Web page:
represented Jewish causes. How did these politicians, who viewed Jews as a collectivity and sought to defend the Jews’ collective interests, act in the troublesome post-war decades?
This volume of original essays explores the memory of the Holocaust and the Jewish past in postcommunist Eastern Europe. Devoting space to every postcommunist country, the essays in Bringing the Dark Past to Light explore how the memory of the “dark pasts” of Eastern European nations is being recollected and reworked. In addition, it examines how this memory shapes the collective identities and the social identity of ethnic and national minorities. Memory of the Holocaust has practical implications regarding the current development of national cultures and international relationships.
Table of Contents
List of Illustrations
Preface and Acknowledgments
John-Paul Himka and Joanna Beata Michlic
1. "Our Conscience Is Clean": Albanian Elites and the Memory of the Holocaust in Postsocialist Albania
2. The Invisible Genocide: The Holocaust in Belarus
Per Anders Rudling
3. Contemporary Responses to the Holocaust in Bosnia and Herzegovina
4. Debating the Fate of Bulgarian Jews during World War II
5. Representations of the Holocaust and Historical Debates in Croatia since 1989
6. The Sheep of Lidice: The Holocaust and the Construction of Czech National History
7. Victim of History: Perceptions of the Holocaust in Estonia
8. Holocaust Remembrance in the German Democratic Republic--and Beyond
9. The Memory of the Holocaust in Postcommunist Hungary
Part 1: The Politics of Holocaust Memory
Part 2: Cinematic Memory of the Holocaust
10. The Transformation of Holocaust Memory in Post-Soviet Latvia
11. Conflicting Memories: The Reception of the Holocaust in Lithuania
Saulius Sužied<edot>lis and Šarūnas Liekis
12. The Combined Legacies of the "Jewish Question" and the "Macedonian Question"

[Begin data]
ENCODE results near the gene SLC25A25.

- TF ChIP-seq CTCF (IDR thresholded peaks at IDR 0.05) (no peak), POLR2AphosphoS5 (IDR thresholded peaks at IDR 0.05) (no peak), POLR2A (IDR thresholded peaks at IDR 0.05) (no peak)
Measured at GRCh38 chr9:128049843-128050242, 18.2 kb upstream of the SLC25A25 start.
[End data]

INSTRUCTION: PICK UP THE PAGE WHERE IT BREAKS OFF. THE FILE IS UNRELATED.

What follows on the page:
13. Public Discourses on the Holocaust in Moldova: Justification, Instrumentalization, and Mourning
14. The Memory of the Holocaust in Post-1989 Poland: Renewal--Its Accomplishments and Its Powerlessness
Joanna B. Michlic and Małgorzata Melchior
15. Public Perceptions of the Holocaust in Postcommunist Romania
Felicia Waldman and Mihai Chioveanu
16. The Reception of the Holocaust in Russia: Silence, Conspiracy, and Glimpses of Light
17. Between Marginalization and Instrumentalization: Holocaust Memory in Serbia since the Late 1980s
18. The "Unmasterable Past"? The Reception of the Holocaust in Postcommunist Slovakia
19. On the Periphery: Jews, Slovenes, and the Memory of the Holocaust
Gregor Joseph Kranjc
20. The Reception of the Holocaust in Postcommunist Ukraine
A few days after arriving in New York during the spring of 1990, Anatolii S. (born in 1920, Ukraine), put on his jacket, decorated with the numerous military medals that he had earned during his service in the Soviet Army during World War II, and went into a nearby synagogue, hoping to find out about the benefits available to him as a Jewish veteran of the war that "helped to save America from fascism." He showed his documents to the local clerk, who only gestured for him to put his hat back on and to pray with the prayer book. Unable to open the book correctly, and most importantly, unwilling to pray, Anatolii realized that neither his participation in the war, nor his knowledge of Yiddish, made him a true member of this community. Being accustomed to displays of public respect and economic benefits from his status as a war veteran, Anatolii now had to embrace his new status in a society that did not regard him any differently from any other non-English speaking, elderly Jewish immigrant from Russia.
Anatolii, like the other approximately 26,000 Soviet Jewish veterans who migrated to Germany, Israel, Canada, and the United States in the 1990s, was certainly welcome to attend synagogues and Jewish community centers in his new country, but his understanding of what it meant to be a Jew differed profoundly from the majority of members in these communities. Anatolii and his peers (Soviet veterans) regarded their participation in the war as the most important part of their Jewish identity, and they were often shocked to find out how little the war meant to the Jewish identity of the local populations they encountered. Unsatisfied with the status quo, many Soviet veterans launched their own organizations, where being Jewish and proud of Soviet accomplishments did not seem contradictory. Moreover, the definitions of "Soviet" and "Jewish" shifted, merged, and eventually formed the foundation of a specific culture, with its own leaders, traditions, rituals, and language.
In this article, I look into the modes of survival of Soviet language and ideology among veterans, and analyze what these modes tell us about the patterns of immigrant adaptation. I concentrate on three centers of veterans' activities: New York, Toronto, and Berlin, and discuss similarities and differences in the adaptations of veterans in these communities. I will discuss how the culture of each city and country influenced what the veterans select from Soviet rhetoric to describe their present lives.